D.I.V.A.S. Program Focuses on Reading Comprehension for Black Girls
At first glance, Tinesha Croom and Kertisha Dixon appear to be your average college students. But Croom, 18, and Dixon, 19, who have been friends since middle school, wanted to do something more than just go to the beach this summer.
So they created and are leading a program called D.I.V.A.S. — Dynamic, Innovative, Visionary, African-American Sisters — to mentor Black girls from Richland School District 1.
The program focuses on developing reading comprehension skills for girls ages 6-12.
“We wanted to give back to the community, so we wondered how hard it would be to start a program,” Croom says.
Croom, who is a rising sophomore at Winthrop University in Rock Hill; and Dixon, who is a rising sophomore at Howard University in Washington, D.C., conceived the program during one of their frequent phone calls to each other during college.
They worked from October until May to set up the program and decided to focus on lower-income areas and make the program free. They went to different businesses asking for donations without much luck.
“Since we weren’t an accredited organization, it was hard,” Croom says.
There were plenty of times when they got discouraged.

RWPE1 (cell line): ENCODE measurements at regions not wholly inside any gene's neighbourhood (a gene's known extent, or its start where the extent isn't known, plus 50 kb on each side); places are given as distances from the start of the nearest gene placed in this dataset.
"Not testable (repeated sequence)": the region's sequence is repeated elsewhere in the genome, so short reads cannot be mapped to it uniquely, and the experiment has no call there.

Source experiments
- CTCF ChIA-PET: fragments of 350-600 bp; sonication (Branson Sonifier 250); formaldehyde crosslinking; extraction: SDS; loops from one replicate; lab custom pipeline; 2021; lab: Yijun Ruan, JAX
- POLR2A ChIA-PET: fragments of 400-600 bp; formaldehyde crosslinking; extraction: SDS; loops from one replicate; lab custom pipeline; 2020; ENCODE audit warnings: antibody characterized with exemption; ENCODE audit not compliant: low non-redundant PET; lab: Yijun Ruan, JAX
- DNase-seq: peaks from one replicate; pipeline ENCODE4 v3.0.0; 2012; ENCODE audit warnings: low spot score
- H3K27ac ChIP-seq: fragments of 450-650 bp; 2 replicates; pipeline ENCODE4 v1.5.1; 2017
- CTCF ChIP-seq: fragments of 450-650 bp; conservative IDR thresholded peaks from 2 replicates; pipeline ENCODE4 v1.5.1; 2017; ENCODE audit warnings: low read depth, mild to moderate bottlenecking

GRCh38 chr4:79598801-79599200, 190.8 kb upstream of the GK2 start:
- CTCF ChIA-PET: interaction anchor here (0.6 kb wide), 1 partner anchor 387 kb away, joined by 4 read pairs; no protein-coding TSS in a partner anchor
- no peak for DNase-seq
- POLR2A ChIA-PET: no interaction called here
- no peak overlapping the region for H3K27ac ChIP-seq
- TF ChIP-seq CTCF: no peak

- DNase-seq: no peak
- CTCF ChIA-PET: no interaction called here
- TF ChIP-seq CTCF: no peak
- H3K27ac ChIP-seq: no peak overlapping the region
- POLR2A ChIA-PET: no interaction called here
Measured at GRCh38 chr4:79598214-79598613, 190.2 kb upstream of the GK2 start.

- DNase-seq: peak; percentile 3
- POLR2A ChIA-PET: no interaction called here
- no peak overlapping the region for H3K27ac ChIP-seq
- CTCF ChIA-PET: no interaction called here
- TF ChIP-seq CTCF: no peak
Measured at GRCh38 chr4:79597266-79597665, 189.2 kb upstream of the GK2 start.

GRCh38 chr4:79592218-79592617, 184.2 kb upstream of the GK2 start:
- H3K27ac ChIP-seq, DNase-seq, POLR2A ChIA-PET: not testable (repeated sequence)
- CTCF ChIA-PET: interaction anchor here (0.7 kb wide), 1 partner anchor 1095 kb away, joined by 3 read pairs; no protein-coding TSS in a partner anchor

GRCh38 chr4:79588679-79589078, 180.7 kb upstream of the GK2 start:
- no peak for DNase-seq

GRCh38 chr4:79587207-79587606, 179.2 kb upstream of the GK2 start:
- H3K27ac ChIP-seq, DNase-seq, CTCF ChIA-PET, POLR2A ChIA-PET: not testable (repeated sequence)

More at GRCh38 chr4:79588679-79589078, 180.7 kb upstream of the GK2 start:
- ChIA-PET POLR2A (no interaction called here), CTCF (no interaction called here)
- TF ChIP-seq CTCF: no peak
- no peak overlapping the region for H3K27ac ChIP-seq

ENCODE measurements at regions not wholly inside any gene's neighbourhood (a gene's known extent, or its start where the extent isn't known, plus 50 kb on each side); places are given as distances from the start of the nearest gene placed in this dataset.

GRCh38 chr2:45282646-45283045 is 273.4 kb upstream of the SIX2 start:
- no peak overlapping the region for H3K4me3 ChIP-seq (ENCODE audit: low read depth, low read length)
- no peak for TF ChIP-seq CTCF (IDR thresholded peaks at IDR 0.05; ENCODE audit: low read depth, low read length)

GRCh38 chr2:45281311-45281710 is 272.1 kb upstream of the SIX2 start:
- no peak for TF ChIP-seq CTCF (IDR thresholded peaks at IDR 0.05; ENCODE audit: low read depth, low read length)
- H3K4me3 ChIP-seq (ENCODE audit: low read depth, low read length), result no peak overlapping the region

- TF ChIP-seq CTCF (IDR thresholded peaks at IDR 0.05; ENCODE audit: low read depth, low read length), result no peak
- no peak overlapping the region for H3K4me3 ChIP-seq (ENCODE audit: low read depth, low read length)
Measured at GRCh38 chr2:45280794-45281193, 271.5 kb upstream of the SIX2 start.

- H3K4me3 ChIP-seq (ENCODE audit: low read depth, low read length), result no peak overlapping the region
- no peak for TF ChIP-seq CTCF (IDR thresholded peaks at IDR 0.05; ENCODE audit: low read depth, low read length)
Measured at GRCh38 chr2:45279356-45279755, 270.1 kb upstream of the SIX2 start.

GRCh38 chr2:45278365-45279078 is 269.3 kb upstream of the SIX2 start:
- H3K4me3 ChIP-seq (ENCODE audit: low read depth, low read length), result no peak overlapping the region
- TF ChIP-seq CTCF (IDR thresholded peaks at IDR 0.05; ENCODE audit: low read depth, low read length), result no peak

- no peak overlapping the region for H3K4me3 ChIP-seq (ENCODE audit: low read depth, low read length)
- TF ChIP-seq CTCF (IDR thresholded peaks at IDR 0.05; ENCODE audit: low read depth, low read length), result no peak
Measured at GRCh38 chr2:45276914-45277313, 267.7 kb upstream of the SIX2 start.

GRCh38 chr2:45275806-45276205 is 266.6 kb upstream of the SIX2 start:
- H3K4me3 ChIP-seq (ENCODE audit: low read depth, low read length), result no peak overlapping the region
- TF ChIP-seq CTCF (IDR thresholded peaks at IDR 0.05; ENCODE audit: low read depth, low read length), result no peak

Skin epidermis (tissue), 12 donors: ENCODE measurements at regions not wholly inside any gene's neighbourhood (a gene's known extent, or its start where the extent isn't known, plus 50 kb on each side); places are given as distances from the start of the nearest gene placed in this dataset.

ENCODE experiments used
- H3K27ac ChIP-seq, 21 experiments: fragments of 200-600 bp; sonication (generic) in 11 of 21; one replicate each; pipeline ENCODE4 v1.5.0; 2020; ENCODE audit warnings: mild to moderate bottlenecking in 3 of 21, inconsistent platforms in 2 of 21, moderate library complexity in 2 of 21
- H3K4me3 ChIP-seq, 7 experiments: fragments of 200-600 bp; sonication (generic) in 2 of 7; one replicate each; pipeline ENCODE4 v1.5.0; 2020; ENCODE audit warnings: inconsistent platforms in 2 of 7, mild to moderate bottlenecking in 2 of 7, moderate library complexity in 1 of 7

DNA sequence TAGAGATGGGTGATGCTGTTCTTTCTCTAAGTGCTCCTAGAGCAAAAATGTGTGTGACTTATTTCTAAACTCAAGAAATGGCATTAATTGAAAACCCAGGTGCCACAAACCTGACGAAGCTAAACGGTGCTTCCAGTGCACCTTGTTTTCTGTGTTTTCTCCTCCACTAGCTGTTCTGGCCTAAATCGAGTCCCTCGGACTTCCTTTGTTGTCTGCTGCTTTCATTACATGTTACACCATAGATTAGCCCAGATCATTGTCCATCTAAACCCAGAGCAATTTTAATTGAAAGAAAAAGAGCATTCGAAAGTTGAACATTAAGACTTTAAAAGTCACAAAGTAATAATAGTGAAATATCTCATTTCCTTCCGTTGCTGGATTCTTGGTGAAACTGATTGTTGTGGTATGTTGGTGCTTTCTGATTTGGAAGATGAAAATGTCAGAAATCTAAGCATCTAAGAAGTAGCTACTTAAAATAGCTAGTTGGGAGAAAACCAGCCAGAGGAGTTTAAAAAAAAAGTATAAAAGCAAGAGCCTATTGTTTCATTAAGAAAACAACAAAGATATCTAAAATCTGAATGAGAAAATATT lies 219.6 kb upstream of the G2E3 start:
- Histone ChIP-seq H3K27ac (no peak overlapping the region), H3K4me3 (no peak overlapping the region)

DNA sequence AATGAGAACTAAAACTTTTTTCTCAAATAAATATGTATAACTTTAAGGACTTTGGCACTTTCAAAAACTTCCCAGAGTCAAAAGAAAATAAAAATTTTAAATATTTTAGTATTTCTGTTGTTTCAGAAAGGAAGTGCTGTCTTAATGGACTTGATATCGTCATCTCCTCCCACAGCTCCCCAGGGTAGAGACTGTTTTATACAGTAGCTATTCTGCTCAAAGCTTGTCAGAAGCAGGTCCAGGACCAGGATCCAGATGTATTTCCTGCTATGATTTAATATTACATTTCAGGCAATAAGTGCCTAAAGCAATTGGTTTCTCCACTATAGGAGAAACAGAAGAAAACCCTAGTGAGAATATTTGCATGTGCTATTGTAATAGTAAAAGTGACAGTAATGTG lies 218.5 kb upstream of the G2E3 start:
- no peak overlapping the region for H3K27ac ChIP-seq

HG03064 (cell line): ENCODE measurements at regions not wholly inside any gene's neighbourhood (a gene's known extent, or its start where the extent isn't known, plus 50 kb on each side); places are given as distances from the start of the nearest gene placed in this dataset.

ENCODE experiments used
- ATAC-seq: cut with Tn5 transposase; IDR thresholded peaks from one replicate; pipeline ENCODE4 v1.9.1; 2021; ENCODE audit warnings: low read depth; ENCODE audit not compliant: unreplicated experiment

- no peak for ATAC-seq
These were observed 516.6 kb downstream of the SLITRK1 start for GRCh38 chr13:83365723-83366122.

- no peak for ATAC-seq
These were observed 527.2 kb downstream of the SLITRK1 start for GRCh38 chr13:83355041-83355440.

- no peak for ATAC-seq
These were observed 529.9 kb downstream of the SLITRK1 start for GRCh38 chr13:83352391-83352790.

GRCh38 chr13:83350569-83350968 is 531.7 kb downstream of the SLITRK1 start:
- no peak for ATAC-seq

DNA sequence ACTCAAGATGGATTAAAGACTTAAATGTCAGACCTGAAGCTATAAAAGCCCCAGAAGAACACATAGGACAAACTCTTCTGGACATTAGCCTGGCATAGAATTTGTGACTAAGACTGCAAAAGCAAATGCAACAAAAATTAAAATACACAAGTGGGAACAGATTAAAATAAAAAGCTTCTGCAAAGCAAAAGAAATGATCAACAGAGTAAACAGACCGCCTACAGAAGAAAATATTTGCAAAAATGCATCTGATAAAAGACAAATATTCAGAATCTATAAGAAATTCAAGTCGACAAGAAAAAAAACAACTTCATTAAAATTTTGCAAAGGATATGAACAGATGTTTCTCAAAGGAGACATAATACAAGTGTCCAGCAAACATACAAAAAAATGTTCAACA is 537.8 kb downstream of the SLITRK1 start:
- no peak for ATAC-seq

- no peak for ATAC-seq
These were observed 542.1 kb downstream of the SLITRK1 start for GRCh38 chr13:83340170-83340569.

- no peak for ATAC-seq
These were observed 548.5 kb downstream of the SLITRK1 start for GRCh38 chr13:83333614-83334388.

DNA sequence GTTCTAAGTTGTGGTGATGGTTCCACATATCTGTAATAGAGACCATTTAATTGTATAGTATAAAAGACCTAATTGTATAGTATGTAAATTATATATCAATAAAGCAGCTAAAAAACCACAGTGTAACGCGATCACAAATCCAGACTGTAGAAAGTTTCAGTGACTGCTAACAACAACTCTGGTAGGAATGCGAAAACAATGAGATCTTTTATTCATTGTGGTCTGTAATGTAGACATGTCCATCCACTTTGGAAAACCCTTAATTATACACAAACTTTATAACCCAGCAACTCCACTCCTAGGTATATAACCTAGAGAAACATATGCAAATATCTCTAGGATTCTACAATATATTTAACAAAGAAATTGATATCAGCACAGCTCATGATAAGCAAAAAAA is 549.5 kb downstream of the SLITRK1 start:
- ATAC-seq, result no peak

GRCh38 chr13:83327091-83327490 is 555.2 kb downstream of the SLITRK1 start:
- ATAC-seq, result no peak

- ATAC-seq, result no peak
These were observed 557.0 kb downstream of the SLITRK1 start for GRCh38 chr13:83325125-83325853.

“We just kept our heads together,” Croom says. “We didn’t want to disappoint the kids who had already signed up with the program. And our parents supported us.”
Dixon’s parents were not surprised when she wanted to start the program.
“I was very active in high school, so it was not a big surprise,” she says. “Individually, I think we spent 20 hours a month. We went to different schools to meet the kids during our spring break.”
They finally received a $500 grant from South Carolina Federal Credit Union. Kristy dosReis, public relations manager, says she was impressed when she met the girls.
“I thought they were so intelligent,” she says. “They are reaching out to students and trying to improve the future.”
The girls still had to pay for some expenses out of their own pockets.
“I was basically using tuition money,” Croom says. “I ended up having to buy supplies. We also provide them lunch.”
During the program, which was held each Saturday from June 11 through July 30, Croom and Dixon led activities such as tongue twisters. They also invited guest speakers, ranging from dentists to college representatives.
“We thought it would be good to have someone in the professional world come and reveal what they did to get to that point,” Croom says.
The two friends returned to their respective universities in August, but they are looking into other ventures for next summer, possibly in the form of internships. They plan to hand D.I.V.A.S. over to someone else, but have no intentions of forgetting about the young girls they helped this summer.
“We plan to come home and do school visits,” Croom says. “We’ll stay involved with the parents and be mentors.”
— Associated Press
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